LODEINFO v0.6.2: generating user agent for C2 communications
The function responsible for generating the user agent for C2 communication has also been updated from v0.6.2. The malware generates the user agent string using the following hardcoded formatted string, where the %s is substituted with the version number of the installed chrome.exe application:
“Mozilla/5.0 (Windows NT 10.0; Win64; x64) AppleWebKit/537.36 (KHTML, like Gecko) Chrome/%s Safari/537.36″.
The malware gets the version number of the installed chrome.exe from the EXE file present at one of the following file paths:
- C:Program Files (x86)GoogleChromeApplicationchrome.exe
- C:Program FilesGoogleChromeApplicationchrome.exe
Otherwise, if none of these files exists on the system, the malware uses the hardcoded version 98.0.4758.102 to create the following user agent string:
- Mozilla/5.0 (Windows NT 10.0; Win64; x64) AppleWebKit/537.36 (KHTML, like Gecko) Chrome/98.0.4758.102 Safari/537.36
LODEINFO v0.6.2: supporting the injection of the 64-bit shellcode in ‘memory’ command
Based on our deep analysis of this version, we discovered a very interesting update in the shellcode loading scheme implemented from version v0.6.2, in the function that handles the ‘memory’ command.
Checking the OS architecture and the next shellcode architecture
During the memory injection process, performed using the function responsible for the memory command, the malware checks the first byte of the second stage shellcode to determine the shellcode architecture using a magic hex value. If the first byte is 0xE9, the architecture is 32-bit, and if it is 0x8D, the architecture is 64-bit. After the check is completed, if the first byte was 0x8D, it gets replaced with 0xE9 in order for the shellcode to execute properly. In the function shown below, the malware checks the OS architecture of the infected machine and handles the appropriate loading scheme according to OS architecture and shellcode architecture.
Memory injection of the 64-bit shellcode was supported in v0.6.2
In the shellcode injection process, it uses the basic Windows APIs such as VirtualAllocEx(), WriteProcessMemory() and CreateRemoteThread() for memory injection of the 32-bit shellcode and NtAllocateVirtualMemory(), NtWriteVirtualMemory() and RtlCreateUserThread() for supporting the memory injection of the 64-bit shellcode.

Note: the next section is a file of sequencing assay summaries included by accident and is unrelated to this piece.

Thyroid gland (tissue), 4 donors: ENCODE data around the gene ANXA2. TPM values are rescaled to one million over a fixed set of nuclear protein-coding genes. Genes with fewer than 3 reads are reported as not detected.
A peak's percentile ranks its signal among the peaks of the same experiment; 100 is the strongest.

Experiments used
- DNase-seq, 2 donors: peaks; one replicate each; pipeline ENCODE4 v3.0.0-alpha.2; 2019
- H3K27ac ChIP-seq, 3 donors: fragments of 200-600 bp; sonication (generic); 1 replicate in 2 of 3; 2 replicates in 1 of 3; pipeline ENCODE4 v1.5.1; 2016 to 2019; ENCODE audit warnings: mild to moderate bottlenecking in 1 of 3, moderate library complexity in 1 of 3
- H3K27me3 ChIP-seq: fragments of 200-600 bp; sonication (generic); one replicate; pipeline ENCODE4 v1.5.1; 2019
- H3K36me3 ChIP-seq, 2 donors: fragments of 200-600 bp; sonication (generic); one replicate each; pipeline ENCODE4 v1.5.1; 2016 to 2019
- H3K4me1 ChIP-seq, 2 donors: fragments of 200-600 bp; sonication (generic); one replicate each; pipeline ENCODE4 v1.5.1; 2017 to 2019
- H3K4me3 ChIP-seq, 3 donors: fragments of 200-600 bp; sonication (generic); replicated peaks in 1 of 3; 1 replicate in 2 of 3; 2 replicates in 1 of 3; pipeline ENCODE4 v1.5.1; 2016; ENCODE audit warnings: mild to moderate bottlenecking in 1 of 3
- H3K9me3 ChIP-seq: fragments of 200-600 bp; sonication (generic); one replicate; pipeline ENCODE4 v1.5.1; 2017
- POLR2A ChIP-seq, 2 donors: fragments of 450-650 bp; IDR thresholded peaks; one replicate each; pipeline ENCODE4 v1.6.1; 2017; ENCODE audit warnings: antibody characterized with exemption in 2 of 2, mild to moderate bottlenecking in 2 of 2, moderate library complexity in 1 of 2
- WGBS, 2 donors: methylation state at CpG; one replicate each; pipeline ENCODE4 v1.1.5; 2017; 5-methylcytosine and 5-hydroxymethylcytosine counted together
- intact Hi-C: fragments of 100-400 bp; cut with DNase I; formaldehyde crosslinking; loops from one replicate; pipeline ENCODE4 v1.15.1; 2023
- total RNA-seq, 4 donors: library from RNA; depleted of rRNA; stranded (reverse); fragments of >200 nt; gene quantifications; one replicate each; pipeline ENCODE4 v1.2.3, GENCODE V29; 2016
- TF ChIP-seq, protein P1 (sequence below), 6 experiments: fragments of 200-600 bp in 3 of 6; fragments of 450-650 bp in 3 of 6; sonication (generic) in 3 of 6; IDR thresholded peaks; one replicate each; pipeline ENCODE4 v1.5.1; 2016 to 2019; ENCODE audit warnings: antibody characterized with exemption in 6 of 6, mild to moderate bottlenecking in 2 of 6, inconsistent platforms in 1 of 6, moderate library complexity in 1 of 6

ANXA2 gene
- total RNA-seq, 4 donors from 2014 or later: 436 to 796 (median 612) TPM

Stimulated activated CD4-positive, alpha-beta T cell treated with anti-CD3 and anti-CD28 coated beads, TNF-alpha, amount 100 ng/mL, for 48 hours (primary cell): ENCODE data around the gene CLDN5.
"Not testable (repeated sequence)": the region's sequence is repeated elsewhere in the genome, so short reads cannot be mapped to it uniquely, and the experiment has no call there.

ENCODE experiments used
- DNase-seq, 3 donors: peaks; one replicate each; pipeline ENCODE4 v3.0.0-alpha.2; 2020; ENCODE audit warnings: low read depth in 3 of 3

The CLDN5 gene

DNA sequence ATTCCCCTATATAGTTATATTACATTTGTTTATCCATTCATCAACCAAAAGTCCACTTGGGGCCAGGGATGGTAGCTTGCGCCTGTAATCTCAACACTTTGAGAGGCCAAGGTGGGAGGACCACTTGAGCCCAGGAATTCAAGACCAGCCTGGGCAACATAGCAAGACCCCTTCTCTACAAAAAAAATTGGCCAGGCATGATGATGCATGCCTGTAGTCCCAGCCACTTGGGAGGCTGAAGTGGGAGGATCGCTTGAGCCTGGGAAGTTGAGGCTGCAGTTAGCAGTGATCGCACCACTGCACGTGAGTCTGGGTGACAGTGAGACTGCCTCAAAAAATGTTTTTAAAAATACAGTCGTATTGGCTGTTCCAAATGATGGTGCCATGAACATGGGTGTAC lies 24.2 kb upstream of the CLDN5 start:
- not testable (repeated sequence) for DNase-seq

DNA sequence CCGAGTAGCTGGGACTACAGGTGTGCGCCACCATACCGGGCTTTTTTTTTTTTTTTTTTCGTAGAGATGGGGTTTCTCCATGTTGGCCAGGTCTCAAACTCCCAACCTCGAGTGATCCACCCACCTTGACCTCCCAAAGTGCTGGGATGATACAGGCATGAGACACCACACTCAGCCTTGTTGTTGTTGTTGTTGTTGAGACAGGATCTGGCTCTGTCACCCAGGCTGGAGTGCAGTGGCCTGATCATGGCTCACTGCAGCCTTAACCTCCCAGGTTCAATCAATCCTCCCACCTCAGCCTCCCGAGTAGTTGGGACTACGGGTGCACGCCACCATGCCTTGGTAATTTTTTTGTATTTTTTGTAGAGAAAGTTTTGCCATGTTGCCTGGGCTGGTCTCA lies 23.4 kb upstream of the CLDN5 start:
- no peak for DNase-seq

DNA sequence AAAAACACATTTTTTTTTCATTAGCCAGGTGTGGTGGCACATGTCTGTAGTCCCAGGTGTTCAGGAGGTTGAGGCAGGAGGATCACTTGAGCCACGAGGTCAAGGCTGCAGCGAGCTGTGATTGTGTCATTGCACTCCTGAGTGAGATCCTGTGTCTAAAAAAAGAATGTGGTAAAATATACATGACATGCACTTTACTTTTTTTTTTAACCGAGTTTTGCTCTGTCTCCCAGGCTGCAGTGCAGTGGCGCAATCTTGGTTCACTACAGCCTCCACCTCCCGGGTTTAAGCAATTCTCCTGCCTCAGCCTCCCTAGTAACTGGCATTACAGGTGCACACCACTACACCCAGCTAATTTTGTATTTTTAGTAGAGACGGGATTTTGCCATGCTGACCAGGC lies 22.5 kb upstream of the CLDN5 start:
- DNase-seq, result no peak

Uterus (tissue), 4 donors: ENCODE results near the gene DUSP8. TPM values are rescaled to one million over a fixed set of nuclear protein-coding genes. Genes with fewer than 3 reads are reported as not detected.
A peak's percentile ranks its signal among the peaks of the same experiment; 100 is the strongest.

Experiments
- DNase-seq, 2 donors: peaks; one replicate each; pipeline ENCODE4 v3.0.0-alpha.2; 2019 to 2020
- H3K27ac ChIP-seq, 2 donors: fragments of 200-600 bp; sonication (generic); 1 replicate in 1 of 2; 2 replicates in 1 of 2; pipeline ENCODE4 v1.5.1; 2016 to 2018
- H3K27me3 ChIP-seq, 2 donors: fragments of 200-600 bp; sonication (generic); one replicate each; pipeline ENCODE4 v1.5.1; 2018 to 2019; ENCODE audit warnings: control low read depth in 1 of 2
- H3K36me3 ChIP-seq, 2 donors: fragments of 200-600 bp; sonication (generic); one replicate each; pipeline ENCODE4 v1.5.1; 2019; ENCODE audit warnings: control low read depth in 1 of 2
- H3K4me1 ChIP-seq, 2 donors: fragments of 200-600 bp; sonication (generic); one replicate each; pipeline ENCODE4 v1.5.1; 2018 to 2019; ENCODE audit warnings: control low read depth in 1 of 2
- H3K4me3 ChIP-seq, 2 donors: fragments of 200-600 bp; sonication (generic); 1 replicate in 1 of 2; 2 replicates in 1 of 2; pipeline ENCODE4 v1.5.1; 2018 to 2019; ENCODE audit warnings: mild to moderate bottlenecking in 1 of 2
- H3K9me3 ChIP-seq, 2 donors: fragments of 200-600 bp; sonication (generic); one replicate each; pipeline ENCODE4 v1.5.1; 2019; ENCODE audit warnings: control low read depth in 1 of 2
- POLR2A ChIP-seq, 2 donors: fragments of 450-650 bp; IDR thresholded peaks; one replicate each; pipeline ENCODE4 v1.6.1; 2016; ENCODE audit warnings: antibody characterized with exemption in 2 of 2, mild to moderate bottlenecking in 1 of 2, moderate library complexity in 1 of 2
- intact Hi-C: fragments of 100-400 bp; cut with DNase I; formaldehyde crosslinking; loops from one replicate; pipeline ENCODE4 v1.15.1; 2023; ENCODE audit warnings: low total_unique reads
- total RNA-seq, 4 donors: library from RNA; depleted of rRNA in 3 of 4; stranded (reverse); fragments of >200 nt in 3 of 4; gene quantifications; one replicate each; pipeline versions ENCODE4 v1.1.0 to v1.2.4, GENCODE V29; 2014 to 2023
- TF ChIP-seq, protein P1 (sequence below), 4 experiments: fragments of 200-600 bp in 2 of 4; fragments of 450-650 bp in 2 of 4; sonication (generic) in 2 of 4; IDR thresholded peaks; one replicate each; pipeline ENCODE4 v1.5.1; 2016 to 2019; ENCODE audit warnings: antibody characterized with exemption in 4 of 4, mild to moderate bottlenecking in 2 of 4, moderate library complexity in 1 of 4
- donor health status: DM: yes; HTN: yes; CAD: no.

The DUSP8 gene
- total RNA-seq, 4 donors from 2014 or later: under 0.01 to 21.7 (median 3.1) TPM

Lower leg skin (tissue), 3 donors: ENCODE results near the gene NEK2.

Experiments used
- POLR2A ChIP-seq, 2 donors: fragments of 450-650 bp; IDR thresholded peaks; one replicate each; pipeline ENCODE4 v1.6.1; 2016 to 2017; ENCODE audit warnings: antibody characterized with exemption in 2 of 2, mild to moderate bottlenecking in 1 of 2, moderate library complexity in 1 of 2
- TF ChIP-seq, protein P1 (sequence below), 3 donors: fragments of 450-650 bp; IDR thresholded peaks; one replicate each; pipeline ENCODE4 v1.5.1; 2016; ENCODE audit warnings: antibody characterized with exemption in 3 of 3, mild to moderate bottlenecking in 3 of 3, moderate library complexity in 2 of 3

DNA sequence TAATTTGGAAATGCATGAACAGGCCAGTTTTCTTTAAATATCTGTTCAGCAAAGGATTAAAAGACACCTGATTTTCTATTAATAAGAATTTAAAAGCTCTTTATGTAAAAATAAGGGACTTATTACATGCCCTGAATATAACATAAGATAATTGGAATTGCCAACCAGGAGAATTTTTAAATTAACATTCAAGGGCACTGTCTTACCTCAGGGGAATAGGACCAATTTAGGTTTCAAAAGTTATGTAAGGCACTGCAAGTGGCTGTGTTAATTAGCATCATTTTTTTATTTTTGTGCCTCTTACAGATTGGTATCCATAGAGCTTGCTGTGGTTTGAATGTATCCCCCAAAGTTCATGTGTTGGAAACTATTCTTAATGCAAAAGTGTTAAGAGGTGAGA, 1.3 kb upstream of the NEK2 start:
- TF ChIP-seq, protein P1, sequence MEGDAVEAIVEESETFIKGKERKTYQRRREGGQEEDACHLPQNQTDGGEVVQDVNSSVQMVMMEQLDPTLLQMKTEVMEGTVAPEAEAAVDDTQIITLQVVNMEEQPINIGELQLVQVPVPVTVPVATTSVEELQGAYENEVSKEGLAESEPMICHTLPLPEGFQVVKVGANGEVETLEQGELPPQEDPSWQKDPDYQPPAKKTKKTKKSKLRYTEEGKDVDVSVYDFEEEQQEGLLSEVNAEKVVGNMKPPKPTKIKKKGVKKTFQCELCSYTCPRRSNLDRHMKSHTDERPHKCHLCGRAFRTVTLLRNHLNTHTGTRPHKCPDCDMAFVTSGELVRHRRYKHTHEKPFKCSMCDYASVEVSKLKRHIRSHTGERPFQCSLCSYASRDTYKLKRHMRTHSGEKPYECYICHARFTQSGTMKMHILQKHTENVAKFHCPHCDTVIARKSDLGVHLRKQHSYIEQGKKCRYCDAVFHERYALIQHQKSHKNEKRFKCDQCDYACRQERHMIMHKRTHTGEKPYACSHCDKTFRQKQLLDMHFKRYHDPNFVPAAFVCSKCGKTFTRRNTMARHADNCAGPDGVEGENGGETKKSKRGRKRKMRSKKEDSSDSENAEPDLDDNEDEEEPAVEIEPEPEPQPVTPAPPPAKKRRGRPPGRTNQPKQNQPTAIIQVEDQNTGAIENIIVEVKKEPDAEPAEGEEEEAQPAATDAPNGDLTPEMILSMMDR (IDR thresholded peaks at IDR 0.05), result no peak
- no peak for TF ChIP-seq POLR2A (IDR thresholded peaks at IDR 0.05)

LODEINFO v0.6.3: reducing backdoor commands
As for updates implemented in the LODEINFO backdoor commands, the obfuscation method using two-byte XOR encryption for backdoor command identifiers as well as the debug strings remained untouched up to version 0.5.6. However, in version 0.6.3, the actor removed some of the unnecessary backdoor commands to improve the efficiency of the backdoor. The number of backdoor commands was reduced from 21 in v0.6.2 to 11 in v0.6.3. The modifications to the C2 command list are shown in the table below.
Description and updates
Implemented since version
Presence of commands in v0.6.3 – v0.6.5
Show embedded backdoor command list.
Download a file from C2.
Upload a file to C2.
Inject the shellcode in memory. This command has been updated to support the 64-bit shellcode in v0.6.2 and later versions.
Kill a process using process ID.
Send malware and system information including current OS version, malware version, process ID, EXE file path, system username, current directory, C2 and Mutex name.
Make a screenshot.
Encrypt files by a generated AES key, which is also encrypted with RSA using the hardcoded RSA key.
(Shows a “Not available.” message in v0.3.5)
Execute command using WMI.
Just shows a “Not available.” message from v0.5.6 until v0.6.5.
Get a file list.
Delete a file.
Move a file.
Copy a file.
Upload a file to C2.
Make a directory.
Check for Japanese keyboard layout.
Save keystrokes, datetime and active window name. Uses 1-byte XOR encryption and a file %temp%%hostname%.tmp.
(Shows a message “Not available.” in v0.3.5.)
Show process list.
Terminate a process.
LODEINFO malware is updated very frequently and continues to actively target Japanese organizations. At the time of writing this report, in September 2022, we detected v0.6.6 and v0.6.7 with new TTPs.
One of the core modifications of the LODEINFO shellcode was support for Intel 64-bit architecture, to expand the targeted victim environments. The updated TTPs and improvements in LODEINFO and related malware, such as the implementation of the Vigenere cipher, complex infection flow with fileless malware, partial XOR encryption, C2 communication packets with a unique data structure and variable length, and password-protected documents, indicate that the attacker is particularly focused on making detection, analysis and investigation harder for security researchers.
For this reason, it becomes more and more difficult to keep track of this actor. That is why we believe it is important to emphasize collaboration within the security research community, to share our results and findings about LODEINFO and related malware attacks.
Indicators of compromise
LODEINFO zip implant
LODEINFO loader with an embedded BLOB
LOADERINFO loader without a BLOB
Binary of LODEINFO with a one-byte XORed shellcode
Implants that contain LODEINFO loader and a one-byte XORed shellcode